BALDWIN: So, they've got this self-imposed deadline, they set a majority limit McConnell has put on to get this thing done hopefully before July 4th recess next Thursday. And that was one of the top recent came up in the briefing with John Spicer.

The other though, big, you know, question that's now being replayed and replayed and replayed is Sean Spicer being asked essentially what the president has said, can the president say, you know, definitively that it was Russia who meddled in the 2016 presidential election. And the response essentially from Spicer was, I haven't talked to the president about that.

I mean Margaret knows. She's been in the briefings, Ron. How many times can Sean Spicer -- so how have they not talked about it? How does he not have an answer?

BROWNSTEIN: Yeah. Well, I mean, I think even more remarkable was when the attorney general of the United States testified the other day that he has never sought a briefing on the underlying Russian meddling. And, you know, look, I mean I think, obviously, for President Trump, this has become intertwined with the question of his legitimacy.

Hillary Clinton won the popular vote. He has felt it from the beginning. There are many people that didn't -- don't respect his victory. And he views any discussion of Russia as a way of kind of undermining the legitimacy of his presidency when, in fact, it is a, you know, clear and present national security danger based on not only what they did here, what they tried to do in France, what they may try to do in Germany.

When Director Comey, you know, was kind of lost in his testimony, but when he said they will be back, I don't think there's anybody who disagrees with that. And the issue of why the administration is refusing to take this more seriously, you know, maybe there's a psychological explanation, as I'm saying, in terms of those legitimacy. But there really is no practical excuse for not mobilizing more effectively against what I think both parties on Capitol Hill recognize is a genuine threat to the democracy from a foreign actor that does not wish us well.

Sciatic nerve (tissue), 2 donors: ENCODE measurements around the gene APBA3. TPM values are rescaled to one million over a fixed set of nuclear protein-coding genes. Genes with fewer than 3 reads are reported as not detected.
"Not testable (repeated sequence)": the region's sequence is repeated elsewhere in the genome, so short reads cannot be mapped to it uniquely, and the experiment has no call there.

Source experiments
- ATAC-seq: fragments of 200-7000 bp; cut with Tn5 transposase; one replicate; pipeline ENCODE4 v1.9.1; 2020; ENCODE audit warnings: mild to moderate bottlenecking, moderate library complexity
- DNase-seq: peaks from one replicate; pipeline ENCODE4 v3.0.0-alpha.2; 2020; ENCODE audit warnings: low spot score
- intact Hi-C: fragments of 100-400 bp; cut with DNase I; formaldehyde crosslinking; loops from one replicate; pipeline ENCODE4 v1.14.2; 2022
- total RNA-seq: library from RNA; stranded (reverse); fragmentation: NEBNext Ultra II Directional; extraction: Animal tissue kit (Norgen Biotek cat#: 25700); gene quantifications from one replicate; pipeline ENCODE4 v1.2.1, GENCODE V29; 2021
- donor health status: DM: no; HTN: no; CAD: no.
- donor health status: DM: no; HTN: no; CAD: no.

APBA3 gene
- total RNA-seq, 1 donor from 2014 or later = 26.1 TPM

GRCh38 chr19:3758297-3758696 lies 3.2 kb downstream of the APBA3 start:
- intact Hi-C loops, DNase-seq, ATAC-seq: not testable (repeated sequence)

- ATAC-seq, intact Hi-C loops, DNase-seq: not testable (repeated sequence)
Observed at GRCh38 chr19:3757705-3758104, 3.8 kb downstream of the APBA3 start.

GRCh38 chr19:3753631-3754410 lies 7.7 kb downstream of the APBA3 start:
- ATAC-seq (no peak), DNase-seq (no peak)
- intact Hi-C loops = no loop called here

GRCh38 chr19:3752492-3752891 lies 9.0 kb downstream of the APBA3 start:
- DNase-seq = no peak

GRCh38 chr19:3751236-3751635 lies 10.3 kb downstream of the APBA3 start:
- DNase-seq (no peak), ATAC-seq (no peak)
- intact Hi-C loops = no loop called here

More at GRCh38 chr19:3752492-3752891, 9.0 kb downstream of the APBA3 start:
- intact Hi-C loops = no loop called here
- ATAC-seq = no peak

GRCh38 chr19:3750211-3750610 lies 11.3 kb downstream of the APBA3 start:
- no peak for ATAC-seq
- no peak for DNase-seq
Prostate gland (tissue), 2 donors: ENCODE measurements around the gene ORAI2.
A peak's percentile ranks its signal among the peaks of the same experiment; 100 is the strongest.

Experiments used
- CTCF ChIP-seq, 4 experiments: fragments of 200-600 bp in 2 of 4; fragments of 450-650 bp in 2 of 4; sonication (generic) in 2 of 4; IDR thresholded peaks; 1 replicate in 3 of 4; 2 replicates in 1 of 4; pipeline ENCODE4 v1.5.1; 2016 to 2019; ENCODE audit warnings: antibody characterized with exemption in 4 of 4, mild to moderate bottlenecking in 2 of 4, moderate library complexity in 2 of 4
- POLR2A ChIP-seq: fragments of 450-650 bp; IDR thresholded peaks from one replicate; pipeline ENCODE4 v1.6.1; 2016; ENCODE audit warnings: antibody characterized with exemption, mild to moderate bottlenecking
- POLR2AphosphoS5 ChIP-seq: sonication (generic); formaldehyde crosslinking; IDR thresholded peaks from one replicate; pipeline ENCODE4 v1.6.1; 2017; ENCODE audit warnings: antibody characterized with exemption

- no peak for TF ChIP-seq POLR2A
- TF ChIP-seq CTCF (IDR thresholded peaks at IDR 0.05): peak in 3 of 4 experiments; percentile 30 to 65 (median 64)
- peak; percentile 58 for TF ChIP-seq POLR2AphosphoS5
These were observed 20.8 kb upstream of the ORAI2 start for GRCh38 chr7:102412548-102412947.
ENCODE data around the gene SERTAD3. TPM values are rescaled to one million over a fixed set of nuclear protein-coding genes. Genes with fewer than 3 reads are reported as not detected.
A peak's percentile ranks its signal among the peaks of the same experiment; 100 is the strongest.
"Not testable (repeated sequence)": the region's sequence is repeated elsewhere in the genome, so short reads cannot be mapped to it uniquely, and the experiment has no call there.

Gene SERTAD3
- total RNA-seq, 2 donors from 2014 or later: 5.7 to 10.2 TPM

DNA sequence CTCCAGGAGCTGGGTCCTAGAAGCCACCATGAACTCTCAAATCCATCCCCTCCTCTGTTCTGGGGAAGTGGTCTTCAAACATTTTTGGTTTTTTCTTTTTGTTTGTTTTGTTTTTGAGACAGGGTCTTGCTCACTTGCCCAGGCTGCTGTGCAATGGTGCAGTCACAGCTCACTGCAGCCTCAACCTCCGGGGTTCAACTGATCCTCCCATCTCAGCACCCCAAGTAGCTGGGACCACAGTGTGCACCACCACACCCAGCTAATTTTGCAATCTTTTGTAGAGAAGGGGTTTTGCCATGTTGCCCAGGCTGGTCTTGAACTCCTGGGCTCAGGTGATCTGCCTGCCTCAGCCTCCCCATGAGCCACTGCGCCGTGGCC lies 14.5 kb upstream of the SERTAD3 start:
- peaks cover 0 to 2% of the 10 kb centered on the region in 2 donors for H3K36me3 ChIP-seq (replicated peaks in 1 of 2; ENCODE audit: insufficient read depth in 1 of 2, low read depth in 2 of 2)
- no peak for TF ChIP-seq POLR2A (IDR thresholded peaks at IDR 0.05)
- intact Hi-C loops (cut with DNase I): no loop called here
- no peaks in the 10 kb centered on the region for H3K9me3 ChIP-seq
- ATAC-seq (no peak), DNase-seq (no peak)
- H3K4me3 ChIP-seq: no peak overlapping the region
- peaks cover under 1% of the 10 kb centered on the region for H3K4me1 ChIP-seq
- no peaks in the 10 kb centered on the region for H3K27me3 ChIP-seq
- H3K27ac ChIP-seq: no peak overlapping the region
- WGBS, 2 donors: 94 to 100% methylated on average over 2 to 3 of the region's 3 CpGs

CUOMO: Because John, could it be the case that every time the president hears what Ron Brownstein just said, all he hears is this is bad for me, and therefore --


CUOMO: -- he rejects any discussion of it, which is the only thing that kind of makes sense. The president is a smart man. He knows that when you have the entire intel community saying, they did it, we've never seen anything like it before.

BALDWIN: They've all said --

CUOMO: It wasn't China. You don't doubt that on the merits because he doesn't know any better, but he does know that he doesn't like that conclusion.

AVLON: Yeah. But if his emotions keep outweighing his intellect on that, that's a real problem for our republic because the president is not focused on the right things. It's not about him at the end of the day. It's about the oath to uphold the constitution and to protect the United States. This is a national security issue. And them from the -- the tone comes from the top, and clearly, the president is not sending the message, whether it was through his former FBI director or his attorney general that this inquiry needs to be taken seriously, despite the consensus of the intelligence community.

[07:15:02] It was not being taken seriously by the president. If the press secretary cannot answer definitively whether the president thinks it's a problem, that message comes through loud and clear. That is denial. It's danger.

CUOMO: All right, so shame on to him. But also, is there shame on the Democrats? Because they have fixated on the ancillary, they're still relevant questions about with whom did the Russians do this, who helped any potential collusion? Is there too much energy on that by the Democrats and not enough on the main Russian interference? There's part of the problem?

AVLON: There's always enough shame to go around in Washington. And Democrats, by definition, are part of the problem in Washington because no party has got a monopoly in virtue. Democrats were fixated on a particular outcome, some fantasy of impeaching the president in short order. That's a fundamental mistake. T his has got to be about the search for the truth. This has got to be bigger than partisan politics.

BALDWIN: All right, John and Margaret and Ron, thank you all very much.